Nicknamed “Sweetness,” Walter took the Bears and his Jheri curl to the promise land and won in 1985. The ’85 Bears crushed the league and Sweetness was amazing to watch on TV. During the ’70s, Payton led the league in rushing every year. He made it look easy during two eras. Not all backs are capable of that.
Before his troubling history, O.J. Simpson was a prolific talent. First, he dominated at USC, and then he made it difficult for the league as a Buffalo Bill. Earlier we told you Adrian Peterson rushed for 2,097 yards in a 16 game season. Well, Simpson piled up 2,003 in a 14-game season.
Not only did Simpson breathe new life into a failing Bill’s franchise, but he also did it with ease. His 2,003-yard season was the old record, but during that season, he averaged 143.1 yards per game. No one has matched that record yet.
Frank Gore Is A Model Of Consistency
Just because Frank Gore hasn’t retired yet doesn’t meet he’s not one of the greatest running backs to ever play the game. Currently ranked fifth all-time in rushing yards with over 14,000, it’s fair to assume he will finish his career close to 16,000.
What’s really amazing about Gore, though, is that no one ever thought his body would hold up the way it has. Coming out of college, Gore had a series of knee injuries that should have ended his career. The 49ers took a chance on him and he paid them back with a Super Bowl push in 2012.
Curtis Martin Was The Original Frank Gore
Curtis Martin was an easy selection as a first ballot Hall of Famer after he retired, Starting his career with the New England Patriots, few running backs have been as consistent season to season. His best years didn’t come with the Patriots though, they came with the Jets.
Martin’s best season came in his second to last in the league. He rushed for over 1,600 yards and scored 12 touchdowns. By the time he retired, he was ranked 4th all-time in total rushing yards.
There’s A Reason Jerome Bettis Was Nicknamed “The Bus”
Jerome Bettis was a tank of a running back when he played in the NFL. Oversized and considered slow for the position, all Bettis ever did was prove his doubters wrong. Built more like a fullback, Bettis has the foot quickness, agility, and pass catching skills that gave him the advantage he needed as a running back.
It didn’t hurt that defenders would get out of the way when they saw him charging. By the end of his career, Bettis wasn’t racking up yards, but he was still bruising defensive lines on the goal line to score touchdowns.
Marcus Allen Was A Game Changer
Marcus Allen was drafted by the Raiders and might be the only payer Al Davis ever drafted he didn’t like. Davis tried his best to bury Allen in the lineup, but when the Raiders need to score late, whoever the head coach was, had no choice but to put Allen in the game.
Eventually, Allen became a Kansas City Chief, and once there, he was finally free to set rushing records, When he retired, he ranked 13 on the all-time rushing list, but if Davis had allowed him to play more he might have finished in the top five!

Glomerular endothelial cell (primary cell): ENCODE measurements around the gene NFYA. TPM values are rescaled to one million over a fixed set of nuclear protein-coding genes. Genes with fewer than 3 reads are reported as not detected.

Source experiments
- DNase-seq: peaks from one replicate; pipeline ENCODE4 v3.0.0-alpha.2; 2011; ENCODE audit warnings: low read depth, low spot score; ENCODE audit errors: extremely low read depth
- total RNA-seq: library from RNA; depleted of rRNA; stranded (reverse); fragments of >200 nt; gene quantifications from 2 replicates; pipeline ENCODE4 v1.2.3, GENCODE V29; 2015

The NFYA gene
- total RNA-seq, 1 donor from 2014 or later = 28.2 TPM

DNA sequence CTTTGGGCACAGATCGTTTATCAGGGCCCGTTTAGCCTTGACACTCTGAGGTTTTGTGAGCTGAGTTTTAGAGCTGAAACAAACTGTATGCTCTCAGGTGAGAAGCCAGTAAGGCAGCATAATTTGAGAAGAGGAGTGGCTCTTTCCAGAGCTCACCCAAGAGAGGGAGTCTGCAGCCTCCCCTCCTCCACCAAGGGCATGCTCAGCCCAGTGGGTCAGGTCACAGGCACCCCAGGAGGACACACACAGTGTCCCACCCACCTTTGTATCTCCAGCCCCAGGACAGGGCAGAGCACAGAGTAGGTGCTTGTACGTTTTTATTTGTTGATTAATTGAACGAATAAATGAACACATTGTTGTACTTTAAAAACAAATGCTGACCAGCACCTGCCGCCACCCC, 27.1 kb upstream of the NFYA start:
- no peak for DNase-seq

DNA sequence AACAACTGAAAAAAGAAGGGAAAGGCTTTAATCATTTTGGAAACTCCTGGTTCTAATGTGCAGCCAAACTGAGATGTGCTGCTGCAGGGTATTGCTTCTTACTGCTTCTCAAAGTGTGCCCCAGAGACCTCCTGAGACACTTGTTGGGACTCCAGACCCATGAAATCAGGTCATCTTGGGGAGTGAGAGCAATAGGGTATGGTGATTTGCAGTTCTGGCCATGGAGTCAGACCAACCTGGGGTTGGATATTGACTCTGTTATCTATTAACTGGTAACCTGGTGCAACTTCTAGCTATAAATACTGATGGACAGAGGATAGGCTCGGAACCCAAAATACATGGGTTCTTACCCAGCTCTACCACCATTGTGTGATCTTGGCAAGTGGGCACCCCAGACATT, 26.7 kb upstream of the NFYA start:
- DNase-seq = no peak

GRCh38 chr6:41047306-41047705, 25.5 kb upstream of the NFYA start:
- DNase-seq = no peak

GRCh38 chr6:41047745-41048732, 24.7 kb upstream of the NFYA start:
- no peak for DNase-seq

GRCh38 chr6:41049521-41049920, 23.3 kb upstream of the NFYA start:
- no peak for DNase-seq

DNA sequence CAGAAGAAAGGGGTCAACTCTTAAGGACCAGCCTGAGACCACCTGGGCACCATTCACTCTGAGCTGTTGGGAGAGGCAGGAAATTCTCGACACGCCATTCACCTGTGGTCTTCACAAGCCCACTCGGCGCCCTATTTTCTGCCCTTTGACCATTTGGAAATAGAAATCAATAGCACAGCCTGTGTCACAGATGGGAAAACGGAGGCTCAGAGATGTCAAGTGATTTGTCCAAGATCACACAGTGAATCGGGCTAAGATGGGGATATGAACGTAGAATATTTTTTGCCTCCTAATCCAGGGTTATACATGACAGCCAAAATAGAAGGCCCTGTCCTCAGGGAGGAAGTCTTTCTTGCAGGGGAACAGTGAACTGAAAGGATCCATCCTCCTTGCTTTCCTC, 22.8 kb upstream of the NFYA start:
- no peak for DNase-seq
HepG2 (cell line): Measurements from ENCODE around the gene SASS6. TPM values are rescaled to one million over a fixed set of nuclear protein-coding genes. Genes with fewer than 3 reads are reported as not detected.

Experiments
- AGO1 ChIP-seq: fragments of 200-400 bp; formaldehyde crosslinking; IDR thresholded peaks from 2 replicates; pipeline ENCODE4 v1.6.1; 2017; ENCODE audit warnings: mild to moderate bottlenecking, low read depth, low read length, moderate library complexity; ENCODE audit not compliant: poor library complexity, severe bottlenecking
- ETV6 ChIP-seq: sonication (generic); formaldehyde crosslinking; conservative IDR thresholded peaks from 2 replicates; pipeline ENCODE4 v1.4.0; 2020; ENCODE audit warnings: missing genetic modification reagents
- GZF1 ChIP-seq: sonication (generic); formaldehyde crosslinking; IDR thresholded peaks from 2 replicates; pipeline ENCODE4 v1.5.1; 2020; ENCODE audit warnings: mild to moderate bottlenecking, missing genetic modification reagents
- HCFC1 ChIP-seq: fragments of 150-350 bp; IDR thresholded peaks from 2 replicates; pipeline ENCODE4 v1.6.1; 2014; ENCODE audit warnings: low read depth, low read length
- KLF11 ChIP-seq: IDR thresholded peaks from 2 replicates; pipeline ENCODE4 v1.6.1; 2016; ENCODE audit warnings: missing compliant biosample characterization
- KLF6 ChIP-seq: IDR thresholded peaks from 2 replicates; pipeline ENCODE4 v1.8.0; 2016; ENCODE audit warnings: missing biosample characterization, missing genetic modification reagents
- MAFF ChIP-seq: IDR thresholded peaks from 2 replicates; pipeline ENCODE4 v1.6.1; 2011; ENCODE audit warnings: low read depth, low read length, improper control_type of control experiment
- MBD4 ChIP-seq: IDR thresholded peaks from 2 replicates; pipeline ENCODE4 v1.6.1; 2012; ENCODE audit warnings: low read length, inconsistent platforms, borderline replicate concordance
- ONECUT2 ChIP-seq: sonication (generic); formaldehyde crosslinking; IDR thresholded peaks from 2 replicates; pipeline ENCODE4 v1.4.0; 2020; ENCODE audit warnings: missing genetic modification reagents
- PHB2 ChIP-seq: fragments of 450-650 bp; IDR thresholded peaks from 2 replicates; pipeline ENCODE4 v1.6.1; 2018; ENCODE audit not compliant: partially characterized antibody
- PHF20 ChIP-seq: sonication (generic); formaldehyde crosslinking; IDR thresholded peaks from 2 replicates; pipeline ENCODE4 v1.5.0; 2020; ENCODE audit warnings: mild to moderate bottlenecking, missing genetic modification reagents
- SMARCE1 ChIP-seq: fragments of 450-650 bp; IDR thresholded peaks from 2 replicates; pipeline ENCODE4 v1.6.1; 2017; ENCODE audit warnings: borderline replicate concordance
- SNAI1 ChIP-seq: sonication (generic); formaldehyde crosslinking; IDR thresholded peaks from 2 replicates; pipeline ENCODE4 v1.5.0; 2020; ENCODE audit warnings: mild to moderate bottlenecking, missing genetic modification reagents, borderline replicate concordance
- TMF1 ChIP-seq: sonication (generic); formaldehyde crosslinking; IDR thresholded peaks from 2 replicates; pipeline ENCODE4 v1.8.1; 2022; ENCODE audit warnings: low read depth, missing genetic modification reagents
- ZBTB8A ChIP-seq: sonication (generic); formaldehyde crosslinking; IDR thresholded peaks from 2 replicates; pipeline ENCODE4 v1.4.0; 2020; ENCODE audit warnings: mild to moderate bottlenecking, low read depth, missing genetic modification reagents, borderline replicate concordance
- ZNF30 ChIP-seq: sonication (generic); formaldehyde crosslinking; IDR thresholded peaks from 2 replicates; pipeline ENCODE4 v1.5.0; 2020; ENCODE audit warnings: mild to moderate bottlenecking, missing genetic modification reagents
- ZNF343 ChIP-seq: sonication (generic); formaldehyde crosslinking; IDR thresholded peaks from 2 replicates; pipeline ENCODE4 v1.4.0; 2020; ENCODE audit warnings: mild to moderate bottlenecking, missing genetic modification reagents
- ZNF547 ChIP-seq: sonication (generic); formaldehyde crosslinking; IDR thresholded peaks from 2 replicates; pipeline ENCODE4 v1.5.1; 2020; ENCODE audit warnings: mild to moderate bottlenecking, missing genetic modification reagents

Edgerrin James Game Was Underrated
Edgerrin James was drafted by the Indianapolis Colts of the first round of the draft and went on to have a prolific career. Oddly enough, he seems to have become one of the games forgotten greats. Maybe he was overshadowed by Peyton Manning.
Whatever the case, the stats show that James rushed for over 10,000 in his career and scored 80 touchdowns. His stats would have been higher if injuries hadn’t marred the last two season he played. But you can’t guess what groud and pounder is next?
Steven Jackson Was The Heart And Soul Of His Teams
Steven Jackson was never the flashiest running back, What he was reliable. If you needed a running back that would never lose yards, Jackson would be at the top of your list. You don’t finish a career with over 10,000 yards by being bullied backward!
Jackson’s best season came as a St. Louis Ram in 2006. He rushed for 1,500 yards and scored 13 touchdowns. He also caught 90 passes for 806 receiving yards and three more touchdowns. Pretty incredible for a running back who barely average four yards a carry for his career.
Corey Dillon The Record For Rushing Yards In A Game
Corey Dillon was inconsistent throughout his NFL career, but when he was good he was one of the best. Not even injuries could stop him from the setting the single-game rushing record in 2000. On that Autumn day, Dillon rushed for 278 yards in one game, taking down Walter Payton’s 275-yard record.
As happens with records, Dillon’s monstrous feat didn’t stand the test of time. Jamal Lewis topped him in 2003 with 295 yards. Four years later, Adrian Peterson blew up for 296 yards in a game, proving the NFL hasn’t always been a passing league.
Fred Taylor Helped Makes Jacksonville A Football City
For the most part, the state of Florida is considered college football country. Despite having three NFL teams, sports fans tend to flock to the college game instead of the pros. That was definitely the case in Jacksonville until Fred Taylor came along.
Another running back who was never flashy, but always reliable, Fred Taylor was a part of a Jaguars teams that led an NFL revolution in the city. Playing with Mark Brunell, the Jaguars threatened to make the Super Bowl as a sophomore team. Today the team is still a contender, the only difference is the name of the running back.
Franco Harris Is A Blast From The Past
Franco Harris played in the NFL from 1972 until 1984. He spent every year he played with the Steelers except for his final one. His run with Pittsburgh is still remembered as one of the greatest of all-time.